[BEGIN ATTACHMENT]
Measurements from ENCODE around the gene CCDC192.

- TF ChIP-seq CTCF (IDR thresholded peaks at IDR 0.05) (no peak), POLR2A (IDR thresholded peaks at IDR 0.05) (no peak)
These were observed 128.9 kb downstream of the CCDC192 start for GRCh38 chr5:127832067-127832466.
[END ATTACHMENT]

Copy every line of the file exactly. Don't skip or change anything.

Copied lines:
Measurements from ENCODE around the gene CCDC192.

- TF ChIP-seq CTCF (IDR thresholded peaks at IDR 0.05) (no peak), POLR2A (IDR thresholded peaks at IDR 0.05) (no peak)
These were observed 128.9 kb downstream of the CCDC192 start for GRCh38 chr5:127832067-127832466.